‘Land of Love and Drowning,’’ Tiphanie Yanique’s debut novel, is a saga, though not strictly speaking a generational one. The story concentrates on the lives of two sisters: Eeona Bradshaw, heiress of a rarefied old-world gentility, though without the wealth required to support it, and the younger Anette, born on the eve of the family’s collapse into financial ruin. With less educational opportunity, Anette has a saltier sensibility, expressed in a bawdy West Indian patois — while Eeona insists on the most proper English and frets about ladies crossing their legs. Much of the social spectrum of the Virgin Islands lies between these two women. Yanique has set out to write the epic of this region and culture, and in fact this book deserves better than to be labeled with last-century publishing buzzwords.
There’s darkness in the past of the two sisters, as well as catastrophe in their futures. Captain Owen Arthur Bradshaw, descended from West African slaves, is established in St. Thomas and finds his wife Antoinette Stemme in Anegada, a numinous atoll ringed with reefs, barely sustaining itself above sea level. That Antoinette is pregnant by another man she meant to marry is a problem easily solved: “Swift as anything,” in Anette’s reconstruction, “captain and girl wash that other man baby away.” Is it true? And in what sense? Anette’s comment could apply to the entire story: “This ain true history. I just saying that given what we know about the place and about the time, my version seem to have a truth in somewhere. Is just a story I telling, but put it in your glass and drink it.”
Antoinette gets in the habit of washing her womb; after the first-born, Eeona, there are no more children until Anette — too stubborn to yield to the strongest abortifacient. Owen, meanwhile, has not only stepped out with a practitioner of obeah sorcery, Rebekah McKenzie, engendering a son, Jacob Esau, but also got himself hooked in an illicit relationship with the ethereally beautiful Eeona. The prospect of her marriage disturbs him so much that he wrecks his ship on the Anegada reefs and drowns, destroying the family fortune.
Here is the stuff of legend, tremendously amplified by the oral history culture of the islands. Magical realism might better have been called legendary realism from the start. Caribbean novelists have not much deployed it (they have their own variations on obeah to work with), but Yanique has helped herself to Gabriel Garcia Márquez’s toolbox. Rebekah has a hoof like a cow; Eeona, from girlhood, is possessed of radiant silver pubic hair, which somehow energizes the whole of her otherworldly beauty. Anegada, mystical land of origin, is populated by mer-people called the Duene, who wear their feet backward and are charged with keeping wildness in the world.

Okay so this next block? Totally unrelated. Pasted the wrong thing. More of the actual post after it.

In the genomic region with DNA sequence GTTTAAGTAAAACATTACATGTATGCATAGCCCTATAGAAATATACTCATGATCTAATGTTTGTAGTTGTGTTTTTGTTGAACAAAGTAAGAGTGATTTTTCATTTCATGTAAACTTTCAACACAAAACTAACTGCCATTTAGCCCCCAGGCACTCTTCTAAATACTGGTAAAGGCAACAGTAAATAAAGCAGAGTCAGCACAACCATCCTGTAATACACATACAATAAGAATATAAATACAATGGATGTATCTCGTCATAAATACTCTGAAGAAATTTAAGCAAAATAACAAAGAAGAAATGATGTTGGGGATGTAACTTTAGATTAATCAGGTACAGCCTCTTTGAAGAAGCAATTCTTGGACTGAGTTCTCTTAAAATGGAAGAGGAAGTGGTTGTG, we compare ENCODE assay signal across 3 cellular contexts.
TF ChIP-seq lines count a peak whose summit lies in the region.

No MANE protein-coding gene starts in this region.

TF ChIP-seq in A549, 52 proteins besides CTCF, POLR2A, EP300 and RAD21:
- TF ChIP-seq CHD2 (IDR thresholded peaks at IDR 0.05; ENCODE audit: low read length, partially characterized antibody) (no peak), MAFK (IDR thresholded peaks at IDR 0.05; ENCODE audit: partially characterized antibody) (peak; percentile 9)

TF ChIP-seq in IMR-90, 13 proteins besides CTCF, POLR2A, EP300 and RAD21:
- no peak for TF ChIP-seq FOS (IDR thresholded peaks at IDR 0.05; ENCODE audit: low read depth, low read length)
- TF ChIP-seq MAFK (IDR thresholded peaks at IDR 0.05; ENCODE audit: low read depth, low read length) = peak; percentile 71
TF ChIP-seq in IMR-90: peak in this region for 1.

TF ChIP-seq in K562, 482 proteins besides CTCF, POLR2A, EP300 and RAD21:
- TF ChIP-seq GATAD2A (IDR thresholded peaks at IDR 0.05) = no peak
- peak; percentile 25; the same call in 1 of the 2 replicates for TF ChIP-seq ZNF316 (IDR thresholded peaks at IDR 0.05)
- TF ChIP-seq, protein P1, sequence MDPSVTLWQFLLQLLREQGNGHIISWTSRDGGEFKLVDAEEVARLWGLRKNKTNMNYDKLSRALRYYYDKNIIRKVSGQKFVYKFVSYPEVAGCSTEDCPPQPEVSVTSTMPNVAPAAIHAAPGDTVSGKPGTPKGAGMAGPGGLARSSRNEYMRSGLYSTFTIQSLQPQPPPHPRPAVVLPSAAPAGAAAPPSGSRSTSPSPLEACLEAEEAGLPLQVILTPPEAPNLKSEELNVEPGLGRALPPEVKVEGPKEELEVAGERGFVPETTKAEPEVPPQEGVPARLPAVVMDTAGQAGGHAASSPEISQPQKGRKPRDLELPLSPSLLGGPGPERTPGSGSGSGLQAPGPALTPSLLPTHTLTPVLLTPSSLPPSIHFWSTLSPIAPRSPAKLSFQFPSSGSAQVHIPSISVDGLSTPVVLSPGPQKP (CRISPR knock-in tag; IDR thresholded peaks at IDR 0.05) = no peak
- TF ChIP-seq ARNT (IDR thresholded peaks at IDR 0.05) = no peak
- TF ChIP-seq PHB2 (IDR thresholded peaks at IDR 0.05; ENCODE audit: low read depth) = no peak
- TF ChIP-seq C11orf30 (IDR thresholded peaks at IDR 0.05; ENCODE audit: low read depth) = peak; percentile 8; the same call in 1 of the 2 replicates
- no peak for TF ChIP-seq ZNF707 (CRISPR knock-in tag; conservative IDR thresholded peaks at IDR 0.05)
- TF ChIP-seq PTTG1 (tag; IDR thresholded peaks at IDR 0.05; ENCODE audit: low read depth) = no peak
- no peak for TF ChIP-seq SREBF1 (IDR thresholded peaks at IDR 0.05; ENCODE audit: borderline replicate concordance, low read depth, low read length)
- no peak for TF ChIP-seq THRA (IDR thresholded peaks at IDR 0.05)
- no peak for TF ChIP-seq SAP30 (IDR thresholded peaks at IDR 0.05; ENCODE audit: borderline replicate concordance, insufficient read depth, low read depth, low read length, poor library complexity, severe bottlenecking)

There are strands of social realism in this mix. In 1917, when the Virgin Islands were sold by Denmark to the United States, the region had a well-established “rainbow” population with African and European bloodlines thoroughly mixed. Its powerful class system didn’t much depend on race; Eeona and Anette connect to different classes because of different inclinations and upbringing, not skin tone or texture of hair. US citizenship conferred the privilege of fighting in American wars, as well as exposure to Jim Crow racism in the military and on the mainland. After World War II, mainland whites arrived in droves to buy up land and insidiously oppress the islanders toward a second-class citizenship in their own country.
In the world Yanique has constructed, the weaving of legend is the best defense of cultural identity. Childless Eeona pumps her niece Youme full of “the real, but not true, stories of the Bradshaws. Things Eeona would never tell to anyone. She would not even tell them to Youme, really. She waited until the girl was asleep so that they went into her dreams.” Improbable? Maybe not. In an afterword Yanique discloses that many of the most farfetched details come from her own family history; “The rest is magic and myth.”
Marquez and Mario Vargas Llosa were fascinated with Faulkner as young men, in part because of the American’s success in creating a completely-realized parallel universe out of the American South of his imagination. Yanique has borrowed a few pieces of furniture from the Southern Gothic attic. In place of Faulkner’s preoccupation with miscegenation (sheer nonsense in Yanique’s fictional world), there is incest, a recurring motif among the Bradshaws. But is it always a bad thing? The love of half-siblings Anette and Jacob Esau begets Youme, whose clubfoot makes her a real-world avatar of the mythical Duene, and whose proud beauty becomes a totem for the islanders’ struggle to take back their own. Small islands can be incestuous places, and incest may stand for a certain way the mind has to fertilize — and fortify — itself. This novel builds its best effects rather slowly, but in the end Yanique succeeds in evoking the panorama of the Virgin Islands in a voice all her own.